It’s no great surprise that funders have taken up the fossil fuel divestment cause. For many, unloading these stocks and investing in positive social and environmental projects goes hand-in-hand with good grantmaking. As environmental funders, a number of Rachel’s Network members have made a commitment to divest from fossil fuels, both personally and through the foundations they direct. As we celebrate Global Divestment Day, they offer tips for those ready to move their money.
Each year for the past four years Rachel’s Network Member Annarie Lyles has been shifting 2% of her assets away from conventional stocks to businesses that align with her values. Here’s how she got started in impact investing, and how you can too.
Divest-Invest Philanthropy is a coalition of U.S. and global foundations pledged to divest from fossil fuel companies and invest a portion of their assets in the clean energy economy. Members of the Divest-Invest Philanthropy initiative are united around a shared conviction that investments must not undercut philanthropy’s mission to serve the public good. Rather, endowed assets should advance both financial and ethical goals.
Adelaide Park Gomer, President of the Park Foundation and chair of the board, realized early on that it was a contradiction to make grants to not-for-profit organizations that, for example, worked to abolish forest clear-cutting, prevent the use of genetically modified foods and reduce toxins in our waterways if the foundation at the same time was invested in corporations responsible for these egregious practices. Gomer decided to reinvest her personal portfolio in a way that would not harm people and the environment. Pleased with the performance of her new portfolio, she took on the challenge of convincing the foundation to follow suit.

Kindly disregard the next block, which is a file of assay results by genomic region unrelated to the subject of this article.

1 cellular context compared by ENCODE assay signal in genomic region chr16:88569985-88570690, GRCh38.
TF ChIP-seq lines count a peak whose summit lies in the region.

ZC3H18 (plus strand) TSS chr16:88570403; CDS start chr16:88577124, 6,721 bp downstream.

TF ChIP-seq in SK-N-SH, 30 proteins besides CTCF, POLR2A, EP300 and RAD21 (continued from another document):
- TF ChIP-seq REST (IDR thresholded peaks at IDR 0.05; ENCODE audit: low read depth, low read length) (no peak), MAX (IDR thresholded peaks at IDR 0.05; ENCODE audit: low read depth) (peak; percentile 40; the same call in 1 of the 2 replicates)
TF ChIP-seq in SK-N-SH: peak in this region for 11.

Imagine an economy fueled daily by the sun’s energy. Jobs are opening up in sustainable companies that previously struggled to survive in a fossil fuel dependent world. Imagine that this robust, creative economy is no longer undermined by the political power of the fossil fuel industry, that energy markets are driven by consumers rather than by political manipulation and industry leverage. Progressive philanthropy can help turn this vision into reality. Doing so will require divesting from fossil fuels and investing in preferred alternatives: in infrastructure and local efficiencies; in clean energy and technology; and in sustainable agriculture and consumer products.